Many parents worry that without signed forms, they won’t be notified about their student in an emergency situation. This can indeed happen. But it’s not usually the case, Vukmir says. Doctors are allowed a certain amount of leeway in communicating critical information if it appears to be in your student’s best interest. But the information given to parents by medical professionals will be specific, and limited. “We present only the information that’s critically important to the issue at hand,” he says. “If the parents are at the hospital for a traumatic event, the discussion is about that trauma.”
If your student doesn’t have a medical power of attorney, you’re not necessarily shut out of decision-making. “In the absence of a medical POA, we would usually allow what’s broadly called a ‘substituted judgment’ argument as long as decisions are in the patient’s best interest,” Vukmir says. But the medical POA doesn’t typically address end-of-life decisions. That’s the advance directive.
The advance directive is the most useful to the medical community, Vukmir says, in part because it prompts family conversations. Ultimately, experts say, it’s parent insight into their student’s wishes that’s most helpful in end-of-life scenarios.
That doesn’t mean medical forms don’t offer convenience — they do — because some doctors interpret medical leeway more strictly and may not be comfortable vetting parents over the phone. Plus, it’s good to plan for emergencies, says family attorney Elizabeth Pagel. Keep in mind, if your student isn’t incapacitated, the medical POA generally doesn’t come into play because students typically can give verbal permission to discuss with parents (or not).
Creating these documents is important, Pagel says, because it prompts young adults to decide who they want in their corner in an emergency. For most unmarried students, the answer is their parents, but that's not always the case. “The student also needs to make decisions about what he wants his parents to be able to access, and what he wants to keep private,” she says.
Health Insurance at College: Family Plan or Student Plan?
Most colleges require students to have health insurance, typically a parent’s employer plan or the student health plan. Parents likely need to prove their employer plan is adequate, in order for the student to be waived out of the student plan. If your student’s college is out of state, evaluate which plan better covers that locale, keeping in mind students need coverage at home too. Many campus plans are national, comprehensive, and can cost upwards of $3,000 per year.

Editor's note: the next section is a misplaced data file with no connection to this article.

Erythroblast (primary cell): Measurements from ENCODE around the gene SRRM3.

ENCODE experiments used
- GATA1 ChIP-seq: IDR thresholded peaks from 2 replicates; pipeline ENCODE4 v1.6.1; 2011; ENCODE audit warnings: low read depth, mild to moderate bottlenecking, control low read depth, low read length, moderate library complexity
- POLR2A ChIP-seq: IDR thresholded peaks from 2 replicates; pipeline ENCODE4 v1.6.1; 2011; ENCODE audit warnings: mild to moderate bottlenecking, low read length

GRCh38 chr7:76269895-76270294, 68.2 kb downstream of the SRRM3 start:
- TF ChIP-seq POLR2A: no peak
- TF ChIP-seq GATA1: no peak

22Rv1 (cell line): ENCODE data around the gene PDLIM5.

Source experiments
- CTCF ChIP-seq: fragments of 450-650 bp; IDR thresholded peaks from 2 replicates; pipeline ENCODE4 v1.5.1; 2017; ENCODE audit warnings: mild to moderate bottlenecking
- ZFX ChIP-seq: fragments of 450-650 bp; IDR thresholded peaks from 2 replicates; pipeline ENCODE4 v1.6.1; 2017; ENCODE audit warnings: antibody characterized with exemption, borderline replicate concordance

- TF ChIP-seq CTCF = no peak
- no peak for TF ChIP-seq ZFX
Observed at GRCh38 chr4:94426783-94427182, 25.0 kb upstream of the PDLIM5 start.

Many colleges also charge a mandatory student health fee (on top of insurance) for the campus clinic and provide services for nominal rates. Find out if the clinic requires insurance — they often don’t — remembering your student still needs insurance to see a practitioner off-campus. Some colleges are now charging a coronavirus fee that may or may not be reimbursable by insurance.
Understanding How Health Insurance Works
Many students don’t really understand insurance terms, such as co-pay, co-insurance, and in-network and out-of-
network (arguably the most important concept). They also don’t have a good sense of how much a visit to a doctor’s office, urgent care clinic, and emergency room costs. (Admittedly, many people in general don't fully understand all of this either, even when they've had health insurance for years.)
It’s a tricky place to be as a parent. You want to give your student privacy, but you’re also paying the bills. Ongoing conversations are important so that students understand, for example, that the ER costs exorbitantly more than an urgent care clinic.
Bear in mind that while a signed HIPAA release can clue parents in when their child is involved in serious emergencies, that doesn’t mean you’ll know what’s going on medically unless your student tells you, nor will you likely see records on sexual and mental health. However, the Explanation of Benefits from your insurance company may reveal information, and your student should know their treatment could show up there. Policies vary in how they treat confidentiality. It’s a privacy loophole families might not be aware of.
In the scramble to start college, health conversations may land on the back burner. But it’s never too late to talk about these issues as a family.